5) Is being a naturopath risky? Yep. There is a serious bifurcation between folks that make it in private practice-and those that do NOT. The average income is kind of meaningless. Yes, there are naturopaths earning $100-200K/year. There are others earning $25-35K. I tend not to see much middle ground. Typically being successful as a naturopath involves either being VERY part time(And some folks are happy with that) or being well capitalized enough to take a very long view--and having a variety of skills/attribute(i.e. being a good manager, sales person and physician).

    6) Being a nutritionist or MD with a few additional courses is really _different_ than being an ND.
    Nutritionists are largely centered around working under the direction of doctors. A lot of these folks work in hospitals-an their income is pretty low. The work of nutritionist is VERY guarded by comparison to ND's-ND's do a lot of other stuff that is more experimental or half baked(depending on your perception) Also, ND's are trained in areas like Body work, herbalism, eastern medicine that neither MD's or nutritionists are. The idea an MD can just take a few course and be equivalent to an ND is idiotic arrogance. I've known doctors with _both_ an MD and an ND-and their outlook and knowledge base is VERY different than ACAM or functional medicine docs I've met. The advance placement NCNM gives an MD is 4 quarters out of 13(I think it used to be 6 out of 13). I really doubt that most "alternative" MD's could pass the naturopathic board licensing exams by just taking a 1-2 quarters of additional coursework.

    7) The route I would say may be viable is to get an MD and an also get an ND and practice as a naturopath. This is especially important for US IMG's. Getting a residency is a crap shoot for USIMGS's. Getting an ND assures ability to practice. One thing you wouldn't have in states that are pro-naturopathy is hospital privileges. You also wouldn't have the same relationship with insurance providers. However, a US IMG that gets an ND is not the same as many ND's. Most naturopaths do NOT have the qualifications it would take to get into a US med school. My guess is that if they took the MCAT the median score would be 26 or so. The naturopaths that _could_ get into a US med school-or have passed the USMLE(as either a US grade or IMG) are a rare breed and very different in profile to the general population of naturopaths. Every indication I've seen suggests that MD/ND's typically earn more than equivalently trained MD's without the ND.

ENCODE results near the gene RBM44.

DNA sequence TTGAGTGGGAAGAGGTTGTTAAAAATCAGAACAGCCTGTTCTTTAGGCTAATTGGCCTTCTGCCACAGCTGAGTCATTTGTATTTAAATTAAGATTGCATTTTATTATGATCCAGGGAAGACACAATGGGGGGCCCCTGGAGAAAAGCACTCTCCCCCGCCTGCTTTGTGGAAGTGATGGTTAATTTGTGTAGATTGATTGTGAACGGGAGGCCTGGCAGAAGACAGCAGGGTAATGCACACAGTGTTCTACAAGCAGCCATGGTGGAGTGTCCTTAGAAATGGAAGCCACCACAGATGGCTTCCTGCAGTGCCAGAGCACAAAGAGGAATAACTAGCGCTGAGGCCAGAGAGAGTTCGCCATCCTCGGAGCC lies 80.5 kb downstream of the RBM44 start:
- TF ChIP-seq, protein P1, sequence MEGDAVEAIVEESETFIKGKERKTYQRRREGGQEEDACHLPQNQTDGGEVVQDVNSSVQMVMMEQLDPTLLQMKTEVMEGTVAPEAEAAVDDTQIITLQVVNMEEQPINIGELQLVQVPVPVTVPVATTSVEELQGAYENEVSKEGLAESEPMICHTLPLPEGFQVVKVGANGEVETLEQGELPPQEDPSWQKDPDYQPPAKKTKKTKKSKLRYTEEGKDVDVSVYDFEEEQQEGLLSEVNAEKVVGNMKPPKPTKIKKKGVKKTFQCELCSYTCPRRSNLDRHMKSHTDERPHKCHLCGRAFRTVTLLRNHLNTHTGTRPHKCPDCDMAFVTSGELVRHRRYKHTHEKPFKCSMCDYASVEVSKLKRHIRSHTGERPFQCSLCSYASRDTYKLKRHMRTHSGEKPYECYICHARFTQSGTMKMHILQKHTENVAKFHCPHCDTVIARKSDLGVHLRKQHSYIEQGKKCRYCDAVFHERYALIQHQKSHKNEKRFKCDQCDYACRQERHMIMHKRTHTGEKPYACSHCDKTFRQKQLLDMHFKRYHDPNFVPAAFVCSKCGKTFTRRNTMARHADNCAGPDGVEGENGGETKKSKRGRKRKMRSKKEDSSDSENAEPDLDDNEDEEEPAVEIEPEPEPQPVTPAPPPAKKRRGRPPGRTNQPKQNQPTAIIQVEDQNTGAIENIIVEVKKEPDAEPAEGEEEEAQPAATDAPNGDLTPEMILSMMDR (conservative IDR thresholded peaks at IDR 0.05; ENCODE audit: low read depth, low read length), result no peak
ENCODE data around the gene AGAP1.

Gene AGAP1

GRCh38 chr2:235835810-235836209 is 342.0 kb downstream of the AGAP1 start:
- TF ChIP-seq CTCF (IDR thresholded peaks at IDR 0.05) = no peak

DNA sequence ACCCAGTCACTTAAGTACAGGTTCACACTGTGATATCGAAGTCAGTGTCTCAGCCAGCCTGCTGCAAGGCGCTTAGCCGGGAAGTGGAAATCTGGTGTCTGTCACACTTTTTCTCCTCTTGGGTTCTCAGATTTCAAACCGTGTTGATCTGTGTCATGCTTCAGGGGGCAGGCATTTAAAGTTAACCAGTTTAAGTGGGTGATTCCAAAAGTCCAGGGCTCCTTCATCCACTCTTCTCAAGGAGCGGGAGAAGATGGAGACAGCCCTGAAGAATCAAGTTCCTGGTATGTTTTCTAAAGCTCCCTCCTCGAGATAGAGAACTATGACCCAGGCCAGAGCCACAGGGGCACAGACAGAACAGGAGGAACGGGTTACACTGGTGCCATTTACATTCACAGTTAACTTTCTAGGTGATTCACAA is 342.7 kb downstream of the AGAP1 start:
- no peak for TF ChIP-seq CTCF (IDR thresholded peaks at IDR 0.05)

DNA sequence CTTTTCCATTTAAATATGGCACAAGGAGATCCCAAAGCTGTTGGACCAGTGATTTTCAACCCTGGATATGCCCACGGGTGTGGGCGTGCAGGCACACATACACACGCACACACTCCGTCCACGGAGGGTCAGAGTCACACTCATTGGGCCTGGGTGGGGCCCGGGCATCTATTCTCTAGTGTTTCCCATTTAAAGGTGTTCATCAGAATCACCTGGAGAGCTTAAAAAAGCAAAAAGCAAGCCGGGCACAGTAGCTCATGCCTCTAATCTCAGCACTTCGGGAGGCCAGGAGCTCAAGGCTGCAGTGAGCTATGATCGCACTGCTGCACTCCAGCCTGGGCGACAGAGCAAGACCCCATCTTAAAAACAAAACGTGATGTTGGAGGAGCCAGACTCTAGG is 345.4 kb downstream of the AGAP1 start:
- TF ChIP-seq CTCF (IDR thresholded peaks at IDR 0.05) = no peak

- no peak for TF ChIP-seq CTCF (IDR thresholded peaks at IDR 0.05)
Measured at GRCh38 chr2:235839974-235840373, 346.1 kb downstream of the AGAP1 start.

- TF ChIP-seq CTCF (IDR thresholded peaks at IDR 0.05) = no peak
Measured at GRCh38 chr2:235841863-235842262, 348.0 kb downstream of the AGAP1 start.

I'm not sure how MD/ND's that lack a medical license fare economically-but I suspect it is somewhere between licensed MD's and the mainstream of the ND population. The thing is:
    in certain states those MD's that get ND's have a lot of admiration from the naturopathic community in general. I'd guess the failure rate of those folks in establishing a private practice is MUCH lower than most ND's.


    Quote Originally Posted by AgActual View Post
    The problem with becoming an ND is going to be finding a job once out of school. ND's can't practice in most states and the demand is low in states were they are able to practice. Besides a few places in the south west, I would say most people don't even know what an ND is. Tell 5 random people that you are a "naturopath" or "naturopathic physican" and you will probably have 5 people say "a what?".

    The statistics that I have read put an ND's pay in the $25,000-$35,000 a year range, of those that actually end up practicing. It is a pretty bleak job outlook. I have a few friends that are ND students and I always wonder how the are going to find a job and how they are going to pay back their loans.

    I would say if you want to be an ND, you have two options that you really need to explore.

    1. Become a nutritionist

    2. Get an MD and then take a few seminars in natural medicine.


    I wouldn't say naturopathy is a bad field that has no use or that the training is awful, if you go to the right school. All I am saying is that becoming an ND is extremely risky. Its all well and good to get a degree in a field that you love but you need look beyond that and ask if this is going to work as a career. Naturopathy is more often than not, a dead end.
    Last edited by numbershacker; 12-17-2011 at 03:27 AM.